In the landmark case Obergefell v. Hodges, the U. Supreme Court ruled that all state bans on same-sex marriage were unconstitutional, making gay marriage legal throughout America. The ruling was a culmination of decades of struggles, setbacks and victories along the road to full marriage equality in the United States. In , just one year after the historic Stonewall Riots that galvanized the gay rights movement, law student Richard Baker and librarian James McConnell applied for a marriage license in Minnesota.
Same-Sex Marriage License Laws in the U.S
Connecticut thus joins Massachusetts and California as the only states to have legalized gay marriages. The ruling, which cannot be appealed and is to take effect on Oct. Striking at the heart of discriminatory traditions in America, the court — in language that often rose above the legal landscape into realms of social justice for a new century — recalled that laws in the not-so-distant past barred interracial marriages, excluded women from occupations and official duties, and relegated blacks to separate but supposedly equal public facilities. Palmer wrote for the majority in a 4-to-3 decision that explored the nature of homosexual identity, the history of societal views toward homosexuality and the limits of gay political power compared with that of blacks and women. The ruling was groundbreaking in various respects.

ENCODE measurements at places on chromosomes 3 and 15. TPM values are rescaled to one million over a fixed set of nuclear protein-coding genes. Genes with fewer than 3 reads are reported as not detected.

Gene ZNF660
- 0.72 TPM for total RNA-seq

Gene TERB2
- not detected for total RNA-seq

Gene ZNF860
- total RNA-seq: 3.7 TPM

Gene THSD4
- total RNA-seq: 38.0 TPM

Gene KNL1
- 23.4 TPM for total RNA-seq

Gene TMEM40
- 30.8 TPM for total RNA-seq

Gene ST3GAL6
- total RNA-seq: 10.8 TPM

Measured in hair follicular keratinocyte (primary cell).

Same-Sex Marriage License Laws
Same-sex couples began marrying in Connecticut on November 12, after the Connecticut Supreme Court ruled in favor of the freedom to marry on October 10, According to The Williams Institute's analysis of the U. Census, 7, same-sex couples are living in Connecticut, representing 5. Commissioner of Public Health. April 21, Connecticut passes a state statute that allows same-sex couples to enter into civil union, but, for the first time in the state, restricts marriage to different-sex couples.
Connecticut was the second U. State law bans unfair discrimination on the basis of sexual orientation and gender identity in employment, housing and public accommodations, and both conversion therapy and the gay panic defense are outlawed in the state. The Fundamental Orders , which established Connecticut as a self-ruling colony in , provided that laws adopted by the Connecticut authorities would be consistent with those of England. As a result, common law was adopted in the colony, which recognized sodomy as a capital offense for males only. A sodomy statute providing for the death penalty was passed in